Denver residents want better solution for geese in city parks

Denver says it's doing all it can to chase them away, but it can't help that what's parks attractive to people attracts the geese as well.

DENVER - Nearly 500 people have signed a petition urging the city of Denver to come up with a better plan to deal with a goose infestation in city parks, most notably Washington Park.

The group, calling itself Citizens to Restore the Parks, points to a growing number of geese defecating in parks leading to what the group calls health and safety issues.

“We are concerned that there are quality of life issues as well as health and safety issues and we’re trying to convince the city to do more about it,” Steve Spirn, a spokesman for the group, told Next.

“They are in the process of starting to build a million-dollar playground right here in Wash Park,” he said. “We know that children have picked up goose poop in that very playground. We think a priority should be to deal with those questions before we do more infrastructure.”

There is no official estimate on the number of resident geese in the city. Wildlife officials have estimated about 20,000 live in Colorado’s front range. That figure is up from 5,000 in the year 2000.

“By the hundreds of thousands, they deposit about a half a pound of poop a day,” Spirn argued. “You can’t walk, down the sidewalks, you can’t sit down to have a picnic.”

Denver Parks and Recreation has implemented a few measures to try to reduce the resident goose population.
City wildlife officials use a robot called the “Goosinator” to try to haze the geese and scare them away from parks. They also oil goose eggs to prevent them from hatching.

“The main reason they’re here is because we’ve created that natural habitat for them,” said Vicki Vargas-Madrid, a naturalist for Denver Parks and Recreation. “They have water, food, shelter, space… no natural predators. You know if I were a goose, I’d live here.”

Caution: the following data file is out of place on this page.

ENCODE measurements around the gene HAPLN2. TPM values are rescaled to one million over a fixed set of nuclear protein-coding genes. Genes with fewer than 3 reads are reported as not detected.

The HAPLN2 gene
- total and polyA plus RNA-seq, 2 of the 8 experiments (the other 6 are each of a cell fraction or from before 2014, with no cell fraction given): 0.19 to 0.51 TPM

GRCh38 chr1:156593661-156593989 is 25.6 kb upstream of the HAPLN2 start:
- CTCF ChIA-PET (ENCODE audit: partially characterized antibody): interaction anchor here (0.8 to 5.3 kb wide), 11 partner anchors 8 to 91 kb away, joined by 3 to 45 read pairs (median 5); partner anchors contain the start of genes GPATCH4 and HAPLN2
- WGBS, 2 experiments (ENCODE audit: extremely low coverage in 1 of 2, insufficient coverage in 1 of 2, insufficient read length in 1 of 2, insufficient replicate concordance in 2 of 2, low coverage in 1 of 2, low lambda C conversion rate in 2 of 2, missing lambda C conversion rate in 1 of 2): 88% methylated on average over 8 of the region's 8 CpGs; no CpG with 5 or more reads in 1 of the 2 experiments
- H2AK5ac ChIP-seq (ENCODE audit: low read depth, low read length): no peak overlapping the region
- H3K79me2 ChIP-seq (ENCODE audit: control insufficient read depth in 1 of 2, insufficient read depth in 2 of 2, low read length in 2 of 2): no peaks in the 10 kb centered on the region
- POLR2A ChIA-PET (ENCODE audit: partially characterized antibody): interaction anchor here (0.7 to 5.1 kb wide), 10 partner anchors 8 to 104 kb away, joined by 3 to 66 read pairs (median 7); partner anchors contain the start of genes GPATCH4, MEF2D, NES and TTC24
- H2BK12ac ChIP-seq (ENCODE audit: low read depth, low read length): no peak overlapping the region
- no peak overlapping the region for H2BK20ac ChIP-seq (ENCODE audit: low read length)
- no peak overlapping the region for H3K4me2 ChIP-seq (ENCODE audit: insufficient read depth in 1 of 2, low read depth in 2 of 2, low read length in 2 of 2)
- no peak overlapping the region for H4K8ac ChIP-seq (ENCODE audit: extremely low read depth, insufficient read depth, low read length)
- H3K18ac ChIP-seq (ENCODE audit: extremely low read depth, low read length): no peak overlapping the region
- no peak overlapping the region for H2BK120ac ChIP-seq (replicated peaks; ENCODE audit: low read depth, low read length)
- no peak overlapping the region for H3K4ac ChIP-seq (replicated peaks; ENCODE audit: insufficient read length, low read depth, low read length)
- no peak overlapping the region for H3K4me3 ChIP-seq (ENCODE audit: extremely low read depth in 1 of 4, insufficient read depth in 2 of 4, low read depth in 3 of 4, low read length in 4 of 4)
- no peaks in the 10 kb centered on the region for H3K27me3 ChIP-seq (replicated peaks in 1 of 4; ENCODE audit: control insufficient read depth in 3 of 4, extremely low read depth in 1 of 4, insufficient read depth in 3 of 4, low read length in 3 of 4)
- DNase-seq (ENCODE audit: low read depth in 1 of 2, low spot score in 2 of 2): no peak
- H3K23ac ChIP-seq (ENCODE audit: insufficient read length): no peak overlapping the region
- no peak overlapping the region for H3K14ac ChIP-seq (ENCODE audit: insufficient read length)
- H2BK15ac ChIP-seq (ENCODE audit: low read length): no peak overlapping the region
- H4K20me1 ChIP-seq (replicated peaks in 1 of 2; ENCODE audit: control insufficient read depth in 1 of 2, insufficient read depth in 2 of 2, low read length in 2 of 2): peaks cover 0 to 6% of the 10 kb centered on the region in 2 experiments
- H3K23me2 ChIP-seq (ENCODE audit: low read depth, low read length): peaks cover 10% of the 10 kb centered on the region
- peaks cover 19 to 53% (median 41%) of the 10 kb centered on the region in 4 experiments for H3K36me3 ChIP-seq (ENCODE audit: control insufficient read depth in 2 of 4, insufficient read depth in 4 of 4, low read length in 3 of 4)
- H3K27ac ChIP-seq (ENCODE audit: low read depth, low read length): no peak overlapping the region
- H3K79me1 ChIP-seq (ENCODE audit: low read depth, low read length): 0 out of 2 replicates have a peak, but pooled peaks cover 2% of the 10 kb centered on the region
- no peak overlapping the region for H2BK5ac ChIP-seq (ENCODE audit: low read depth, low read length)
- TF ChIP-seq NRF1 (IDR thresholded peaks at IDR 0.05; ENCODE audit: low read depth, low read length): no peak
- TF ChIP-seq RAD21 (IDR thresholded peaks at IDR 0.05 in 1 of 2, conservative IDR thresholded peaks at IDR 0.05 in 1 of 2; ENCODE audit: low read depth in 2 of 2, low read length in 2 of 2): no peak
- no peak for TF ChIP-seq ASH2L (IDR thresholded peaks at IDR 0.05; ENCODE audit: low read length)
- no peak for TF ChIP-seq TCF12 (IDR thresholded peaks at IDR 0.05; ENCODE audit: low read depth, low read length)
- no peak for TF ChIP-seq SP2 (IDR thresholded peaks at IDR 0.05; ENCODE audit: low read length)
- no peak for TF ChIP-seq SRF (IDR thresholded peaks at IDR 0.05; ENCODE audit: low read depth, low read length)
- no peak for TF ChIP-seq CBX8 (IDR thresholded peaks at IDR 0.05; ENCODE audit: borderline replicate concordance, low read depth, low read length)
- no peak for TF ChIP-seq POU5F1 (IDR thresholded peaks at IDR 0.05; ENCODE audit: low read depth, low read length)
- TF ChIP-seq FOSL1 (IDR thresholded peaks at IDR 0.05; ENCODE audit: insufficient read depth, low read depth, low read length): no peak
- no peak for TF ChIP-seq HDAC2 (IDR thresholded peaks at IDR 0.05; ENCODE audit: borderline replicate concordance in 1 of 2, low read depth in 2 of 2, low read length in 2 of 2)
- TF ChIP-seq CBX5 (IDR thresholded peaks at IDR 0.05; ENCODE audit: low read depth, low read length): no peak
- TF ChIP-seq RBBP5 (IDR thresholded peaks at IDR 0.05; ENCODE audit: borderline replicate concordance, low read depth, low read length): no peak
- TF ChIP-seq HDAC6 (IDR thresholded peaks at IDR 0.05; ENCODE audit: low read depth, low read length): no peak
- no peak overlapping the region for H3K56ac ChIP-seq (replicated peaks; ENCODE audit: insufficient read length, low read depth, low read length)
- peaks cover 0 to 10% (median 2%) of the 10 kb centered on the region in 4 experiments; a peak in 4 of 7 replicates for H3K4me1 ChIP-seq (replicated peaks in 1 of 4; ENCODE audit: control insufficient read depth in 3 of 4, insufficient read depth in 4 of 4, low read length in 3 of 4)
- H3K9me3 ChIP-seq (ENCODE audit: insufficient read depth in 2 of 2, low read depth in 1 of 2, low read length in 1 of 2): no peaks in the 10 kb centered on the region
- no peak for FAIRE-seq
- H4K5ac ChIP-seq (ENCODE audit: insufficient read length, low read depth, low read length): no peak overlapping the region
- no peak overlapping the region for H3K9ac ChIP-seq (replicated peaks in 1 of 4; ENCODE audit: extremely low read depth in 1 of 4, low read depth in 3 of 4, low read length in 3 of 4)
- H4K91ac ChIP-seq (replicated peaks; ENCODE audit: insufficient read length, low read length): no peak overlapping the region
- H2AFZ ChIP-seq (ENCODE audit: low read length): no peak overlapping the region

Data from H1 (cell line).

Vargas-Madrid said the geese love the vegetation of the parks. When the city has tried to change the vegetation to something the geese might not prefer, they face pushback from the public.

“You’re never going to make everybody happy, but we have to look at all of the different factors of why the geese are here… what are some things we can do,” she said.

Vargas-Madrid did say the city is researching the growing goose population and trying to estimate how many geese permanently call Denver home.  She also said the city will explore the petition.

She also said the city has tried to relocate geese with no luck. The same tagged geese seem to keep returning to the city.

Still, Spirn and many others feel the city isn’t serious enough about the problem, so they are pushing others to sign the petition.

“This is not an anti-animal or anti-bird movement,” he said.  “This is a quality of life for people and their pets movement.”

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© 2017 KUSA-TV


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